An important effort for transparency is the International Aid Transparency Initiative (IATI). Its Registry provides a gold standard for transparency, with international donors from across the globe including government agencies, multilateral donors, non-governmental organizations, and foundations having committed to posting their information to this single registry. With this one-stop shop, comparisons can be made among donors and sectors to increase accountability and drive important management decisions. Secretary of State Hillary Clinton committed the United States to participation in this aid transparency initiative in late 2011 at the Fourth High Level Commission on Aid Effectiveness in Busan, Korea. Since then U.S. departments and agencies that provide foreign assistance have been working to share their data on the registry. The work of both U.S. agencies and others around the world in posting their information is uneven though. That is why in 2011 Publish What You Fund, the Global Campaign for Aid Transparency, began to provide an annual report ranking the largest donors on their progress.
The 2014 rankings provided a few surprises. The biggest surprise for me was the fact that the United Nations Development Programme (UNDP) earned the number one slot with a score of 96 percent. I was floored. Among the indicators used to evaluate the donors is a commitment to aid transparency and the actual publication of aid information. Neither of these indicators was something I had associated with UNDP. One of my first assignments as a new staffer for Senator Lugar at the Senate Foreign Relations Committee in early 2011 was to partner with our lead committee staff member responsible for health issues on a report on the need for the Global Fund to combat fraud in carrying out its work on HIV/AIDS, tuberculosis and malaria. We found that one of the biggest hurdles to the Global Fund’s work in this area was a lack of transparency by one of its key program implementers, the UNDP. Often the UNDP was the Global Fund’s implementer of last resort, committing to work in areas of the world no one else was able or willing, thus making corruption, safety and other issues extremely challenging for the delivery of AIDS and other medications. Internal policies were preventing the UNDP from sharing its internal audit reports where problems in its programs were being uncovered and preventing the Global Fund from ensuring transparency and accountability in its programs.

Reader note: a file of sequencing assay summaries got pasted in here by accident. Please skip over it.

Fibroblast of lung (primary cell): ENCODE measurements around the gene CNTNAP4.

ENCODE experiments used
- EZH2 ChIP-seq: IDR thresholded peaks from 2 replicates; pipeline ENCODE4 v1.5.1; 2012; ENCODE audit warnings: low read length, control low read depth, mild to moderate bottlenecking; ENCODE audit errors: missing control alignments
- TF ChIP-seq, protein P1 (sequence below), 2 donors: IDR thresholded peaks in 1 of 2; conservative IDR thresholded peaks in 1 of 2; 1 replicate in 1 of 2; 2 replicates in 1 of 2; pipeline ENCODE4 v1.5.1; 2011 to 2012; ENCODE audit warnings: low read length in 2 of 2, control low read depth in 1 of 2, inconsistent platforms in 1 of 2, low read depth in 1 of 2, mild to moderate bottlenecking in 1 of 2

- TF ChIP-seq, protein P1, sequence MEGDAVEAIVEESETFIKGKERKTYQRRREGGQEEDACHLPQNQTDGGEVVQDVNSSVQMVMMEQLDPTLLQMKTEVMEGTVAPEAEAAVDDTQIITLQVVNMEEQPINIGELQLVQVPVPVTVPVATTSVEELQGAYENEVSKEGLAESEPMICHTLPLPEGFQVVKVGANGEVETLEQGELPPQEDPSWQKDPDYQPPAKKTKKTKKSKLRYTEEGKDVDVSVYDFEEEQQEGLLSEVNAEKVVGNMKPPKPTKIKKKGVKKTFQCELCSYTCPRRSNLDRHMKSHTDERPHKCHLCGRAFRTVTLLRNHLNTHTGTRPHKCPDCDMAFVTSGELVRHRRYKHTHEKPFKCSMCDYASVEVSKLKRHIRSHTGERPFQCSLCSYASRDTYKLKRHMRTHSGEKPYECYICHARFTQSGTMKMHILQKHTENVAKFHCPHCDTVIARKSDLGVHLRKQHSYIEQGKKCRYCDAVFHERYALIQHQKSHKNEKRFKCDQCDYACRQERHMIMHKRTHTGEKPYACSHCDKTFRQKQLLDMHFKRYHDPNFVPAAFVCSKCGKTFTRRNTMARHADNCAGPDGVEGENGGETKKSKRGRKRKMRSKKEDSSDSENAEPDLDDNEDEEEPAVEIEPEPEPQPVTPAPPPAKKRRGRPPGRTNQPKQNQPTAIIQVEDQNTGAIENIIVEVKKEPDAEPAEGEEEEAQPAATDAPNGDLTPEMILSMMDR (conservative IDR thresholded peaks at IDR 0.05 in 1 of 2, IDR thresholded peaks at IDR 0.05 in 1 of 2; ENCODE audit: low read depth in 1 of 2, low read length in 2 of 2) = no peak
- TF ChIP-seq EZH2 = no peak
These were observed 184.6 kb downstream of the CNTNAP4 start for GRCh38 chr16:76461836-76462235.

In our report my colleague and I provided a number of reform recommendations for both the U.S. and the Global Fund to strengthen their systems and prevent abuse, many of which have been adopted. Still, for the UNDP to move from its role as a stumbling block to implementation of more open systems to achieving the top slot in both commitment to aid transparency and publication of aid information in just three years is indeed quite an accomplishment. In its news release regarding this year’s top ranking, UNDP Administrator Helen Clark, shot straight with the following:
Transparency is key to our core mission…We are gratified to be recognized for our efforts to operate in an open, transparent manner. UNDP is committed to working in the open to spark innovation, to ensure the best possible use of funds entrusted to it and to accelerate the development of a sustainable future for all.
Administrator Clark’s statement stands tall with a laser focus on transparency – key to UNDP’s core mission. Her words are not only impressive, but her commitment to them have unquestionably led the organization to its number one ranking by an outside observer. That’s leadership.
But what really caught my attention about the release was its last paragraph stating that UNDP
…also discloses its internal audit reports, and last year moved from annual budget reporting to publishing monthly reports, which detail activities and result frameworks using sub-national geographical data.
I remain floored by this statement. Those internal audit reports are the very ones the Global Fund – or anyone else for that matter - hadn’t been able to see back in 2011. Not only is UNDP being transparent about where it works in the world and what it is doing there, but it is also proving itself a leader in releasing audit reports as well as monthly budget reports. There is political will and leadership all over these statements.
That’s what it takes to move the needle on transparency, and that’s what UNDP has demonstrated it now has.
Congratulations on a job well done, UNDP.